Here it is all rolled up. Weighs 14lbs on the bathroom scale. A bit much for some I'm sure but I do most of my camping above 6500ft. I don't have to carry it so I'm happy with it.

I'm WW on not liking tents. This works well for me but I will say the wind out here at altitude is brutal and staying out of the wind is still important under those conditions.

WW nice review. I was interested in you impressions. Thanks.

Posted: Sat Jan 26, 2008 10:18 am
by bingo 7
If anyone is interested I have a compression bag from MSS. It is identical to the one pictured above. I have it listed in the trading post. I will load it up with a bag today and snap a few pics and update the post. ... 017#522017


Edit: added link and pic

Posted: Sat Jan 26, 2008 1:34 pm
by Pegasus_Shoulder_Flash
Great thread! Very helpful and informative. I was a little leery of using the Bivy sack from my MSS (which I also got off Ebay..but for $100 with shipping), but I guess it should work out well if I get a good mosquito net. Thankfully, I won't need the Intermediate Bag here in Central Florida unless something really unforseen happens (and I intend on getting a high quality poncho liner for a backup for my BOB). Deleting that, I assume it will reduce the weight of the system when I put it back into the compression sack. Hmm...need to get a tarp, second poncho and mosquito net now. I plan on using my surplus GI sleeping mat so my back doesn't get hosed up 9 ways to Sunday. I'll have to see about testing out the system sometime in the next few months (will have to camp out for a day or two during the week since I work weekends).

Posted: Sat Jan 26, 2008 3:19 pm
by bingo 7

Posted: Sat Jan 26, 2008 6:35 pm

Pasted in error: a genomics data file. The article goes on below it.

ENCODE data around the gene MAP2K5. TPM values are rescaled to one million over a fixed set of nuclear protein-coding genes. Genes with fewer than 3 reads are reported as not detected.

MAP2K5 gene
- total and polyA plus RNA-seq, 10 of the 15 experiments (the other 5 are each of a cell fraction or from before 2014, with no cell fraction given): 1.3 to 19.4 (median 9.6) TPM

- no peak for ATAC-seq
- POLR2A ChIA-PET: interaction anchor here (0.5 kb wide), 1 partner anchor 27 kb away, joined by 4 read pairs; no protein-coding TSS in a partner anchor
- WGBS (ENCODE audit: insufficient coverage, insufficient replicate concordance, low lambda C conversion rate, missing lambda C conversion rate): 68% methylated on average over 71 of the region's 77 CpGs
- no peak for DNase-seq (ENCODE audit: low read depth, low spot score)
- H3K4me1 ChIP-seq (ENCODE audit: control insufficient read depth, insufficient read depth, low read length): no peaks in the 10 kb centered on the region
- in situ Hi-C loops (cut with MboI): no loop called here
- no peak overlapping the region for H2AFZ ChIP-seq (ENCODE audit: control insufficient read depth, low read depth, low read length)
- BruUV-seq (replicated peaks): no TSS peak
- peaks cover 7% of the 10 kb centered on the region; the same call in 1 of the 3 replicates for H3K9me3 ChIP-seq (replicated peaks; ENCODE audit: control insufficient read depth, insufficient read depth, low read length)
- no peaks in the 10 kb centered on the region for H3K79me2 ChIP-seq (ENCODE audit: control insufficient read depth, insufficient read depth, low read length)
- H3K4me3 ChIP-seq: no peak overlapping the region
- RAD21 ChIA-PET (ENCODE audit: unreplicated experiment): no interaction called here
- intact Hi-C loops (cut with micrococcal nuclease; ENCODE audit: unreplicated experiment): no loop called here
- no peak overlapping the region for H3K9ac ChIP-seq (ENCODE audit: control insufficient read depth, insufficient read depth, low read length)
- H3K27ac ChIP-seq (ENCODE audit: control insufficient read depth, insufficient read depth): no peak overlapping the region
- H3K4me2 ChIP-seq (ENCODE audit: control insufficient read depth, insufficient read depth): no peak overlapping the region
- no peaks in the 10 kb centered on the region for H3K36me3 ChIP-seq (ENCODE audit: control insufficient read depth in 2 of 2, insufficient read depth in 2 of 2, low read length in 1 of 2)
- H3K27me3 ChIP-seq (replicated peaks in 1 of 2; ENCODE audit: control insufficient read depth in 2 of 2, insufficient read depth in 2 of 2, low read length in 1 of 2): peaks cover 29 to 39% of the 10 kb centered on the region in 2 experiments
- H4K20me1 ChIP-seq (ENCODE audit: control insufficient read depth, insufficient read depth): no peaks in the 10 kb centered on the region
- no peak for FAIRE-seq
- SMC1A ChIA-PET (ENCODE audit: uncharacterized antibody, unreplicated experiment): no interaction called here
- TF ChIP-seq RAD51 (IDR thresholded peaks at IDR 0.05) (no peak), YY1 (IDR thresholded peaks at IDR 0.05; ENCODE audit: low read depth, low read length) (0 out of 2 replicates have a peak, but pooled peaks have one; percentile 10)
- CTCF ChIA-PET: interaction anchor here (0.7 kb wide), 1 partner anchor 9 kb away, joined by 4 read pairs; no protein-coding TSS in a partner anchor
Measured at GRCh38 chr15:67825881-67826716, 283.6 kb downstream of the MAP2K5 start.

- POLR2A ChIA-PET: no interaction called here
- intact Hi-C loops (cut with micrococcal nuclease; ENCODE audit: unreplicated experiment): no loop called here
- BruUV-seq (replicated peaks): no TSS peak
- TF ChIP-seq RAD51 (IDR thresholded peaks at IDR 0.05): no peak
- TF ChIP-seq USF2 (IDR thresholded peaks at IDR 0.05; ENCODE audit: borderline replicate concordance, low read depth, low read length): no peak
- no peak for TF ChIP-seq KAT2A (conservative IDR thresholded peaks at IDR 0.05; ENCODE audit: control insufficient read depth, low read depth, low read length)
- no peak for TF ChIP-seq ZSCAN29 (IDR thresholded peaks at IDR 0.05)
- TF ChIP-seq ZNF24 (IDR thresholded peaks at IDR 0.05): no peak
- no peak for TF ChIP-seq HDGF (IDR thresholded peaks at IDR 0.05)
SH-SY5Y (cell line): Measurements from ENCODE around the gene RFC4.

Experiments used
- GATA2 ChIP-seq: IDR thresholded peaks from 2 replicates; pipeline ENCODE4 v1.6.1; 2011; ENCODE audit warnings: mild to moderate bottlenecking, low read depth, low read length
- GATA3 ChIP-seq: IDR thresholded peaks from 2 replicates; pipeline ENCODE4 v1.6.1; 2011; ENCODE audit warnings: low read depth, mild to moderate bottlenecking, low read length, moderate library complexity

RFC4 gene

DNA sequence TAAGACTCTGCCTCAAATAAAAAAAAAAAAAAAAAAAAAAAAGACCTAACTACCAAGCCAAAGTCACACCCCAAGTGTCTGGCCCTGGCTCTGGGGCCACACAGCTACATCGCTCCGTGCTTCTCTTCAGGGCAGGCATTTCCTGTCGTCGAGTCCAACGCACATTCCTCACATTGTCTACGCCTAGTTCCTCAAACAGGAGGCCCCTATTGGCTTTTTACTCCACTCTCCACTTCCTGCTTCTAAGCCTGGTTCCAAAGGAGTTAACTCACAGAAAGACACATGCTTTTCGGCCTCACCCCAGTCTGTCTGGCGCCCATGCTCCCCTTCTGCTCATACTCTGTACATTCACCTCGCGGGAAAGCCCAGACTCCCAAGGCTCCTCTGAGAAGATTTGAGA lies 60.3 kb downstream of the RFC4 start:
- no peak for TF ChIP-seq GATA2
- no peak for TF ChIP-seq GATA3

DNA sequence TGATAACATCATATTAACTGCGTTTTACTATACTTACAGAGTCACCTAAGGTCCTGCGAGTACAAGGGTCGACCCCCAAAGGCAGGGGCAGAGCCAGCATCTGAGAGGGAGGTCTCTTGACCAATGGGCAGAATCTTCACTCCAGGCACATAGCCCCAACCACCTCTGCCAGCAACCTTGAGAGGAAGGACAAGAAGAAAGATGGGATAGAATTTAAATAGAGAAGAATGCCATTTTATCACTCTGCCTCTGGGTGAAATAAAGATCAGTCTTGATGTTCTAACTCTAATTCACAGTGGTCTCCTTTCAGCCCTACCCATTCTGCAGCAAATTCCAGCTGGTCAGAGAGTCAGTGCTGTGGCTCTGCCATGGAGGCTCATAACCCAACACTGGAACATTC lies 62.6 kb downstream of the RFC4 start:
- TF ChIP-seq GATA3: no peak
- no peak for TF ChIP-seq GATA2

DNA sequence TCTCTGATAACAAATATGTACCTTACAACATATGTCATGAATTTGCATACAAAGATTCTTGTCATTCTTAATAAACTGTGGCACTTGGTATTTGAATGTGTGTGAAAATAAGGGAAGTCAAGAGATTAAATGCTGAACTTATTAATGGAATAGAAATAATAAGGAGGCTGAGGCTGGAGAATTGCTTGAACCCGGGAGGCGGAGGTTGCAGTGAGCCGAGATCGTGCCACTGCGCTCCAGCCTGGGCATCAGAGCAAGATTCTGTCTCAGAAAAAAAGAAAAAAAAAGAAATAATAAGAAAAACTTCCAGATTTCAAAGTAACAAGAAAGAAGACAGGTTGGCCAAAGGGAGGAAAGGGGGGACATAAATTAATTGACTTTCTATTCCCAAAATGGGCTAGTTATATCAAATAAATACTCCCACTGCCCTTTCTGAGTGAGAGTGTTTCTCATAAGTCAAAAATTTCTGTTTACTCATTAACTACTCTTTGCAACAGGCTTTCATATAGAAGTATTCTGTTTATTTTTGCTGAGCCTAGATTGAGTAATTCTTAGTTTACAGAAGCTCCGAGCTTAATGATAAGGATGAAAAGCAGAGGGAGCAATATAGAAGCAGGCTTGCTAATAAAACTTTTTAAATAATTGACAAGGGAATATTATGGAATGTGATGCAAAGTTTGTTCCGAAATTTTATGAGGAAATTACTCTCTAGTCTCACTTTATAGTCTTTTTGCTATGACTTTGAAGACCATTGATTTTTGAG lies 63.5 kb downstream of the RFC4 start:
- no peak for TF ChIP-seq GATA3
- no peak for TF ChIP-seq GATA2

by toyotaman
This week I ordered a MSS bivy sack from the same eBay vendor mentioned above, gruntgear. It was $50 shipped and arrived two days after the auction ended.

Mine was described as "used but in great condition." I can't find a thing wrong with it, so I would describe it as used but in excellent condition. I highly recommend ya'll get one from this eBay vendor.

I have never slept in a bivy or under a tarp for shelter. I've always used either a Kelty Vortex 2 tent or Hennessy Hammock Expedition model when camping or backpacking.

My Hennessy Hammock weighs 2 pounds and change with the tarp and my tent weighs 6 pounds and change.

But anything under about 60 degrees and my Hennessy hammock is too cold for me to use.

My plan is for my bivy to replace my tent in my BOB. I'll save about 3 pounds in my pack when I add a silnylon tarp to the system, plus I believe the bivy will add some warmth to my 30 degree sleeping bag. In addition, if I add a bivy to my pack and my wife's, plus a tarp, this system will be much more low-profile than my tent with its light grey rain fly.

I appreciated Woods Walker's review of the bivy, as it helped me decide to get one for myself.

Posted: Fri Feb 01, 2008 4:49 pm
by Obiwan
I hope you guys are happy :D

My bag arrived from Gruntgear today.....

It looks almost new....$ 50 shipped

Posted: Fri Feb 01, 2008 7:32 pm
by toyotaman
I just ordered a second bivy from Gruntgear. This time for $35 shipped!

A great deal for a quality product.

Posted: Sun Feb 03, 2008 12:56 am
by Dak Kovar
That's it. I'm getting a bivy for my old ECW mountain bag. Glad you guys made out. They were selling a new bivy in Reno today at the gunshow for $70.

Posted: Sun Feb 10, 2008 6:23 pm
by Hoshun
Does anyone have experience with using the whole MSS? What are your opinions on the bags?

Posted: Sun Feb 10, 2008 6:41 pm
by Squirrley
Hoshun wrote:Does anyone have experience with using the whole MSS? What are your opinions on the bags?

I already have a sleeping bag and a bivy, but my bag is only rated 0. Also I like having redundant gear, and I was thinking of looking around for a complete MSS. When I'm not poor anymore, that is.

Posted: Sun Feb 10, 2008 6:54 pm
by Dak Kovar
I can afford to buy what ever I want but I use the MSS. It does for me exactly what I want. Warmth, wind protection (to a degree), rain protection (to a degree), it's a rugged system. However, it is heavy and I would not use it for backpacking. I would buy a super high speed -20 bag and just use the bivy if I were backpacking. I don't (can't) backpack and everywhere I go is with my truck. Weight is not an issue. Still it is light enough that I could schlep it along for a ways if needed. I don't need another bag but if a full MSS comes by my door that's new and the price is right I'll buy it. Another good car camping option is the EWC army mummy bag with a MSS bivy.